Monday, April 12, 2010

FutureSpeak

Tip of the Day: There should be a word in the English language for being sure you own a book but being unable to find it anywhere.

I just finished reading BEWITCHING SEASON by Marissa Doyle (I loved it and absolutely must get my hands on the sequel) and I was admiring her use of Victorian slang. "Smashing," "He's a brick," "horripilatious" ... we wouldn't say those words today, but they're all so clear. We know what she means. If only I was having such a fun time with the slang in my work in progress.

When I was writing something set in 1910, I had tons of fun with phrases like "It's jake." But I like research. Now I'm writing a book set in the future, and I feel like my slang is incomprehensible. The book is set a little over 100 years in the future, so people will definitely speak considerably differently. I could go the Hitchhikers Guide/Red Dwarf route and make up words like frag and grok, but I haven't gone that way. It doesn't feel right. Here's what I'm doing:

1. Dropping verbs, especially in conversation between friends. People get less and less formal with speech, so it seems to me that this is a safe bet. Plus "What you doing?" is still fairly understandable.

2. Adding in foreign words. Hola for hello. I toyed with Mira for Look or Listen in dialogue, but on the page, it looked like I have an invisible character named Mira. I didn't want to add in too much Spanish, even though it's probably the easiest other language for readers to understand. My created world leans more towards Russian and Chinese influences. Guess how much Russian and Chinese I know? Nyet.

3. Twisting cliches. I don't know how well this iron bird is going to glide, but it's fun, at least. Yesterday, when a character didn't want his sister to come with him somewhere, I had him say "Who bought you a ticket to this shuttle?" I kind of like that.

The dialogue I'm writing is more 2010 than 2112, but it still needs to read well in this century. It's not supposed to be an accurate representation of how I think people will speak. But it has to sound sufficiently different from how people speak today for readers to believe they're in a different world. It's definitely a work in progress!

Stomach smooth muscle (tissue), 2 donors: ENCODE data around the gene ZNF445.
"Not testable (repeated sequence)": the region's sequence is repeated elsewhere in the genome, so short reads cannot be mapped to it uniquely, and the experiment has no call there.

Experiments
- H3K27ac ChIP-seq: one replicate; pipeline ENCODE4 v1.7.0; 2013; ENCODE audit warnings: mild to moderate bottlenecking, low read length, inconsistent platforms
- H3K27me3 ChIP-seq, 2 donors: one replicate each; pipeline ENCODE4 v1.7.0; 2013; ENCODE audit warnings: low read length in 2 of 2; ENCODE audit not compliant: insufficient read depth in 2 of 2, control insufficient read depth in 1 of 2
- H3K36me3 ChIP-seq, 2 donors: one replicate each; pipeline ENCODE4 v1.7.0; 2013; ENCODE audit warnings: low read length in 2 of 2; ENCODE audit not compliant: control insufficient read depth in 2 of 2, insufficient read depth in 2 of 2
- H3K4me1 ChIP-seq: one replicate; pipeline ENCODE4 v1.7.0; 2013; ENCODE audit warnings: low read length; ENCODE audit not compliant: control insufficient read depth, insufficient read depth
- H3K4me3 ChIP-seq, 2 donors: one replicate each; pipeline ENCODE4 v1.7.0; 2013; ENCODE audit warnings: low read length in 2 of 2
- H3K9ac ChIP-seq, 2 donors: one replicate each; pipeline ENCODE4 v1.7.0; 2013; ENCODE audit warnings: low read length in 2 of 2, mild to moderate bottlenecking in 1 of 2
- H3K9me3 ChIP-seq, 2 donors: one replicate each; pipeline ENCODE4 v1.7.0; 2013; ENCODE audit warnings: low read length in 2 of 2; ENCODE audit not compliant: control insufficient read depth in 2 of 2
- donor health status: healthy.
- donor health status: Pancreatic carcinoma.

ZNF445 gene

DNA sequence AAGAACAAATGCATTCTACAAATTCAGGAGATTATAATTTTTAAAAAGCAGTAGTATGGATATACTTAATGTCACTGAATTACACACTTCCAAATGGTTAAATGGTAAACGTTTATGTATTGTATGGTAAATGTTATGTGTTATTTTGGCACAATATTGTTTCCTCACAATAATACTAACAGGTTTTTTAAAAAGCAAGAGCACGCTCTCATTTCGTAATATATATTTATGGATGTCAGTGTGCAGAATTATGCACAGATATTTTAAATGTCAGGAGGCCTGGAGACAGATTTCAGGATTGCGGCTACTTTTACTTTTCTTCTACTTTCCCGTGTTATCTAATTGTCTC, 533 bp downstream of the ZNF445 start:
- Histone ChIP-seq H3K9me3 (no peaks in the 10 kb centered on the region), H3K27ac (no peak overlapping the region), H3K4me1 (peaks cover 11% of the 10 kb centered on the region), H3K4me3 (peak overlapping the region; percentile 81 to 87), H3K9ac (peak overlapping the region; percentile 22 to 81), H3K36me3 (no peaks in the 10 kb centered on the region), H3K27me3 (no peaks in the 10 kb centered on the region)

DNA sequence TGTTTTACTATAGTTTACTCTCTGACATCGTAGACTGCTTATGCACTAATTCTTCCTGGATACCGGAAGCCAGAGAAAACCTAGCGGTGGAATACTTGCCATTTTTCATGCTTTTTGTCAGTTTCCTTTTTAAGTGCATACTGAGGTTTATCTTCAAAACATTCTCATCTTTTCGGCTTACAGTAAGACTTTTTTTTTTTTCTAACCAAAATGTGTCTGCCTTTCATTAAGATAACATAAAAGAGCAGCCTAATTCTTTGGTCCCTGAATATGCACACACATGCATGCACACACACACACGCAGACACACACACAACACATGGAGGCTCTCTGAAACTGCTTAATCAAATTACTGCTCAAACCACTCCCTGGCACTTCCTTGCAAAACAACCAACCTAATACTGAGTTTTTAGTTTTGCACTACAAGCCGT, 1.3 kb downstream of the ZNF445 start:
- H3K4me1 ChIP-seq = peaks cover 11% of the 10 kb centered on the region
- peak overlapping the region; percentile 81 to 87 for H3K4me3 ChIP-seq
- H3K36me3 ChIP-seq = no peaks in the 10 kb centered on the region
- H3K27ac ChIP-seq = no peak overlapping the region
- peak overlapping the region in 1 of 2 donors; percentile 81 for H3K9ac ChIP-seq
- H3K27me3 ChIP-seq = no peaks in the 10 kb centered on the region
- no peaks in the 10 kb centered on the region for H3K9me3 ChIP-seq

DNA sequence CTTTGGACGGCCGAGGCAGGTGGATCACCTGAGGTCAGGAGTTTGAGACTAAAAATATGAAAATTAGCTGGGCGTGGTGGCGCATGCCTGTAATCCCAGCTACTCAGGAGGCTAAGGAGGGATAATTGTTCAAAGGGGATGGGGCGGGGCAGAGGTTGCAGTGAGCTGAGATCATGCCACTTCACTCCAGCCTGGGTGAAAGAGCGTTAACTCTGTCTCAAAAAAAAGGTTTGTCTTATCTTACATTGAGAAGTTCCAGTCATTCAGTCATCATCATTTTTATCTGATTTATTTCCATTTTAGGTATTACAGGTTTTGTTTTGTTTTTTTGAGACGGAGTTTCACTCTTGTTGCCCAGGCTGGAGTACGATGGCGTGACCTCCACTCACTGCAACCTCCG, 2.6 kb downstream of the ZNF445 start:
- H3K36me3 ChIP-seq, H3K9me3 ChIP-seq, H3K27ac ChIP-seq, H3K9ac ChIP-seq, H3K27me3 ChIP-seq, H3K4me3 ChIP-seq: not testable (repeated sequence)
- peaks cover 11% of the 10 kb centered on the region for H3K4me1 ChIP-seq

So advice would be appreciated. Do svidaniya!

-- Kate, Miss Perfecting the Pages

7 comments:

Andrea said...

It sounds like you have some good strategies, Kate. I've been thinking about this issue too, because the novel I'm working on now also has a different time/place setting. Only rarely do I slip in an entirely made up word.

Stina Lindenblatt said...

On the bright side, no one's going to call you on being inaccurate. Not like when you write historic fiction.

Sorry, I write YA contemporary. I have no advice to share. Sounds like you're doing a great job as it is. :)

Lisa Schroeder said...

Wow, I've never even thought about that as being an issue!!

I love the phrase - who bought you a ticket to this shuttle? :)

DeenaML said...

Very interesting topic! I love the Chinese and Russian popping in. Why not?

I thought the made up words in THE MAZE RUNNER worked well (slang for sh!t and other words), and I know you love FEED by Anderson which was also very cool. Channel your inner M. T. Anderson and you can't lose, right? :)

Emily Marshall said...

Interesting ideas, Kate. I tend to make up words and sayings now (just because it's fun), so it's probably similar. But I love your suggestions on making something sound futuristic.

Kate Fall said...

Thanks everyone! I don't know why I'm not going with the made up words. I guess because I'm used to seeing it in humor books. IIRC, FEED used words in different ways rather than making them up. I'll have to give it another skim.

Christina Farley said...

What a bunch of great ideas. Have fun with it!

I would make up a glossary, if you will, of words that you want to make up and use. Post them so you will keep them forefront in your mind as you write. Then they'll become second nature to you.